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Skills for Scotland: Accelerating the Recovery and Increasing Sustainable Economic Growth



In the current financial climate it is vital that we work harder than ever to strengthen partnerships and collaborative working to achieve more with less and deliver better outcomes for individuals and employers. It is clear that partnership and collective responsibility between the Scottish Government, local government, public bodies, employers, business organisations, the STUC and trade unions, Industry Advisory Groups, SSCs, trade and professional bodies, learning and training providers and individuals is key to achieving our economic aspirations of higher productivity and increasing sustainable economic growth. Innovative ways of working together are

required to improve the efficiency, quality and, crucially, the impact of skills and training.

Working with employers, the organisations supporting them, and with trade unions demand for skills can be identified and stimulated, both supporting the drivers of and removing the barriers to long-term sustainable economic growth. Strong partnerships and collaborative working will help reduce duplication, increase integration and ultimately improve the support services available to individuals and employers and the outcomes arising from them.

To help strengthen the partnership approach to skills the policy commitments include:

  • encouraging a transformational change in the alignment between public, private and third sector partners to increase the collective impact on the Economic Strategy, particularly with respect to growth in the key sectors;
  • a renewed focus through the delivery of the SDS Corporate Plan on improved local service provision through Service Delivery Agreements;
  • improving the linkages between colleges and local businesses;
  • promoting increased university research collaboration and international links;
  • supporting the role of Community Planning Partnerships in planning and delivering local employment and skills support services;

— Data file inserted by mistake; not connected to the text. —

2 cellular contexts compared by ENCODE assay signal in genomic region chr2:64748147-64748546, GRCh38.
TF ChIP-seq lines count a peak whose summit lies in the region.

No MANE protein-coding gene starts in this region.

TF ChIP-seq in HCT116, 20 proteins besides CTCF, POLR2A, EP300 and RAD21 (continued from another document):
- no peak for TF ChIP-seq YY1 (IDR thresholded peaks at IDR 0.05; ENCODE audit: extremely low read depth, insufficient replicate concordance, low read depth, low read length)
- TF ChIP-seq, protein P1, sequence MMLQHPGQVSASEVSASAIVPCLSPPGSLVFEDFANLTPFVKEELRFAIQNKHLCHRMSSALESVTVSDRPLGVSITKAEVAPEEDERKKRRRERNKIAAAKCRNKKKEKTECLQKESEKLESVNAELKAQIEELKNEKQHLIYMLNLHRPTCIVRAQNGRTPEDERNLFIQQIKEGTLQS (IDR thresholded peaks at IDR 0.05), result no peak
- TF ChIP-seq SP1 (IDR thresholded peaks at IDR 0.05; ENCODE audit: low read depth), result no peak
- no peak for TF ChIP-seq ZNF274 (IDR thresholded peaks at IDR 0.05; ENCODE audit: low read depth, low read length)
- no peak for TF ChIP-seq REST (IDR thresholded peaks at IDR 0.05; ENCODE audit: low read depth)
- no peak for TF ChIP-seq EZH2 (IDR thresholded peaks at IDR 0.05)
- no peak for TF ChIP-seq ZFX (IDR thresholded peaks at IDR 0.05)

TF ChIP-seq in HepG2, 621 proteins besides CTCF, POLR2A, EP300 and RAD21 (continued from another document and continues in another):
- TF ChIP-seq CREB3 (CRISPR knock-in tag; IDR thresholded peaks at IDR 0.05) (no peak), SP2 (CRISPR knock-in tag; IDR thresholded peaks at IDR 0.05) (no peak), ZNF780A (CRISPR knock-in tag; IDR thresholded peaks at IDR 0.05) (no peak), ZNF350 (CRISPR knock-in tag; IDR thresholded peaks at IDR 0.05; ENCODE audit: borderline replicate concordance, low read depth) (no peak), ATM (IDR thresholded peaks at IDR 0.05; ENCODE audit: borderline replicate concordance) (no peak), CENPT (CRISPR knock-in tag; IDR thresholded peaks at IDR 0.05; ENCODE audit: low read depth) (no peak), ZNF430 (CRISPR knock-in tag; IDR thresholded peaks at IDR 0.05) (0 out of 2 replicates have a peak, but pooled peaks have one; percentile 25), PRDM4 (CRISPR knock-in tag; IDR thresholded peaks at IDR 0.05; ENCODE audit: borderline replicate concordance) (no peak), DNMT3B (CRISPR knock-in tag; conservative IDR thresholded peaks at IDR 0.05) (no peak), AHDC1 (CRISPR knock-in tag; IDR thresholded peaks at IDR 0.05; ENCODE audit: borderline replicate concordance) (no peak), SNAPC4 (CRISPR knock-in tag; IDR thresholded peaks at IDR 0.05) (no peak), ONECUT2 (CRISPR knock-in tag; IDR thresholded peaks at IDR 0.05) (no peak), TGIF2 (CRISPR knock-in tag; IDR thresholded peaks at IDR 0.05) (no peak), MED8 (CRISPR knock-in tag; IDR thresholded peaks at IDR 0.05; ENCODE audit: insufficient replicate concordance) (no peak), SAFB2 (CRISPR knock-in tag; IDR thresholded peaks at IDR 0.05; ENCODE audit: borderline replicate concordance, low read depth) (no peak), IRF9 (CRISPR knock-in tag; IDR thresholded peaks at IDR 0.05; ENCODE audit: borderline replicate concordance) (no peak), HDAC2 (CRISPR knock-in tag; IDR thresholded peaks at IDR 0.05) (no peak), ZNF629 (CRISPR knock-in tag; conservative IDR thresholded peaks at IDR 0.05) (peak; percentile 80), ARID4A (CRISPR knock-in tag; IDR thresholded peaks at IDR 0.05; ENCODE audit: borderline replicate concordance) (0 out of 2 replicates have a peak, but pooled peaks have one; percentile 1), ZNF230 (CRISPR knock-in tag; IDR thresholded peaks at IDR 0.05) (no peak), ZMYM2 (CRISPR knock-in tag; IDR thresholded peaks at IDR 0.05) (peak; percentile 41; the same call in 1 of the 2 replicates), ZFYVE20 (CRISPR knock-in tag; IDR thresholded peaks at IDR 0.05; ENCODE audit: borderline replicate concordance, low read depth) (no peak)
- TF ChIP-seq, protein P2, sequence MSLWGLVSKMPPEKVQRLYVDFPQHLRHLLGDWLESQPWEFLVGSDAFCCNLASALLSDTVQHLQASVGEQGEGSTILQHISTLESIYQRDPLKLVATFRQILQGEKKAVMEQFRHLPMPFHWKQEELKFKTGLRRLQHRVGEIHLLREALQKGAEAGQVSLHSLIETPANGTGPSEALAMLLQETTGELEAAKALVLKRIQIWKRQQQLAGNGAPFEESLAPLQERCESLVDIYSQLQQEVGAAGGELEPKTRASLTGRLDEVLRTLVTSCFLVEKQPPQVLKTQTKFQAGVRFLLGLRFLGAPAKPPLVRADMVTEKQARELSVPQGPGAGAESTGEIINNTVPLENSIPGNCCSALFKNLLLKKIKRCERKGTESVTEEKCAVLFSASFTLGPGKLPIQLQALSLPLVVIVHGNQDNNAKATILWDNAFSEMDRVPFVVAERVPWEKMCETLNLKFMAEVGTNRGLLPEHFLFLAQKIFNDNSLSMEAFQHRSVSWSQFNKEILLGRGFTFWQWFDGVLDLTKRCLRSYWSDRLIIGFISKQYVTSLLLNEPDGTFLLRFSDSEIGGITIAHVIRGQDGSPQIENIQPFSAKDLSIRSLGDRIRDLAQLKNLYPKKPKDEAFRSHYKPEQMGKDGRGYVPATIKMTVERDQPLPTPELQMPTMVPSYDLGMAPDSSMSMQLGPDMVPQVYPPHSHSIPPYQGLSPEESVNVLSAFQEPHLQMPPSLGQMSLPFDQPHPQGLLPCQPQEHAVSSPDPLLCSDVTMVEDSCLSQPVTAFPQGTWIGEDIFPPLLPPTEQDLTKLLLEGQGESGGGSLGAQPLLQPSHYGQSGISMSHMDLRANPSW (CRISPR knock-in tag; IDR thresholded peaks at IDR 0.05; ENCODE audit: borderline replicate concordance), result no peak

• working with employers, the STUC and trade unions and other partners to encourage more collaboration and collective action in Scotland to help increase workforce development, improve skills use, and create more high skill, high performance workplaces;
  • supporting the linkages between the new Third Sector Skills Partnership and skills and qualification bodies; and
  • hosting an annual skills and training summit to engage with all key stakeholders and ensure Scotland remains a strong, skilled, confident nation.

National Performance Framework and Single Outcome Agreements

Alignment across the public sectorThe National Performance Framework sets out the ambitions for a greater alignment of work in the public sector, greater partnership working and a more outcome based approach. The Framework also sets out the expectations for the entire public sector in Scotland - Scottish Government, local government, NHS, agencies and other organisations - to contribute to one overarching purpose of sustainable economic growth, with all performance management systems well aligned to a single, clear and consistent set of priorities.

Single Outcome AgreementsThe Scottish Government and Scotland's local authorities share an ambition to see Scotland's public services working together with private and third sector partners to improve the quality of life and opportunities for people across Scotland. Single Outcome Agreements ( SOAs) are an important part of this drive towards better outcomes. They are agreements between the Scottish Government and Community Planning Partnerships which set out how each will work in the future towards improving outcomes for the local people in a way that reflects local circumstances and priorities, within the context of the Scottish Government's National Outcomes and Purpose. All outcome agreements are uniquely shaped to reflect the needs and circumstances of the areas they cover and this same localised approach is required for skills development.

Strategic ForumThe role of the Strategic Forum is to promote more effective collaboration and alignment between members - Scottish Government, SDS, Scottish Enterprise, Highlands and Islands Enterprise, the SFC and Visit Scotland - and to enable Ministers to give strategic direction in accordance with our Economic Strategy. Going forward we will look to the Forum as a key player in monitoring progress towards stronger partnerships and collaborative working across the public sector. The Skills Investment Plans for the key sectors are a key mechanism for strengthening alignment in public sector delivery to support industry-led growth.